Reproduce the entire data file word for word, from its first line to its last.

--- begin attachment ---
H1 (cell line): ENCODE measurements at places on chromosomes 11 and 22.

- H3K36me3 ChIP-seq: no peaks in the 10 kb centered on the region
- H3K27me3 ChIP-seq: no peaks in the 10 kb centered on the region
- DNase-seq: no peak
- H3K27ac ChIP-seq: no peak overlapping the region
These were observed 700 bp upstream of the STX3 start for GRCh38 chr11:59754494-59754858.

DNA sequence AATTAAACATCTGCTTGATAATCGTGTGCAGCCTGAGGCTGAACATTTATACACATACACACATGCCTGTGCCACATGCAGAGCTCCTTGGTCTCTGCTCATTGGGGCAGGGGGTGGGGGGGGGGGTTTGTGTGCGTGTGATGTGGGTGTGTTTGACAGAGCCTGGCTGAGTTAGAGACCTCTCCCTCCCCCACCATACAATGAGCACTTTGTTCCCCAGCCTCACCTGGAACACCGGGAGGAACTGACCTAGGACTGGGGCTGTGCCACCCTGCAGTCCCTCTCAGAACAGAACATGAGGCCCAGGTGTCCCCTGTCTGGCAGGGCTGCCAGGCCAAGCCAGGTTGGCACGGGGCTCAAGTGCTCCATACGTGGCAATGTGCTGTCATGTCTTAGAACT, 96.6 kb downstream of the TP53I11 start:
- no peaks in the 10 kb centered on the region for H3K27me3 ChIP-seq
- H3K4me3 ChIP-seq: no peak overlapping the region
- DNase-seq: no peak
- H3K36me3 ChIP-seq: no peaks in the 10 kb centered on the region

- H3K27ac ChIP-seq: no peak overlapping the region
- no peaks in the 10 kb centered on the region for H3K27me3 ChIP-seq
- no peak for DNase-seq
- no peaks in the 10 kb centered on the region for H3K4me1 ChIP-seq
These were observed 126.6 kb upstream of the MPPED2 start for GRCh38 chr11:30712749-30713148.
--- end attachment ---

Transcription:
H1 (cell line): ENCODE measurements at places on chromosomes 11 and 22.

- H3K36me3 ChIP-seq: no peaks in the 10 kb centered on the region
- H3K27me3 ChIP-seq: no peaks in the 10 kb centered on the region
- DNase-seq: no peak
- H3K27ac ChIP-seq: no peak overlapping the region
These were observed 700 bp upstream of the STX3 start for GRCh38 chr11:59754494-59754858.

DNA sequence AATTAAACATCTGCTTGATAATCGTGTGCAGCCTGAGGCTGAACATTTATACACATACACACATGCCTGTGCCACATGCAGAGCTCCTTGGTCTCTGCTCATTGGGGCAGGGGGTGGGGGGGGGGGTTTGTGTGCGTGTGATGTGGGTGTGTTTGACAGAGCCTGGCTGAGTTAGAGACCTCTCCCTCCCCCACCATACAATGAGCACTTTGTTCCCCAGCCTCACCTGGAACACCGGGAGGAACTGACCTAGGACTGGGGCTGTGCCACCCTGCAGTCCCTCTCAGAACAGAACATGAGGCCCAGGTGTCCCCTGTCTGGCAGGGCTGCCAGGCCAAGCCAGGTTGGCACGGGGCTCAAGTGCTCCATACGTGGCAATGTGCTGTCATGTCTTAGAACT, 96.6 kb downstream of the TP53I11 start:
- no peaks in the 10 kb centered on the region for H3K27me3 ChIP-seq
- H3K4me3 ChIP-seq: no peak overlapping the region
- DNase-seq: no peak
- H3K36me3 ChIP-seq: no peaks in the 10 kb centered on the region

- H3K27ac ChIP-seq: no peak overlapping the region
- no peaks in the 10 kb centered on the region for H3K27me3 ChIP-seq
- no peak for DNase-seq
- no peaks in the 10 kb centered on the region for H3K4me1 ChIP-seq
These were observed 126.6 kb upstream of the MPPED2 start for GRCh38 chr11:30712749-30713148.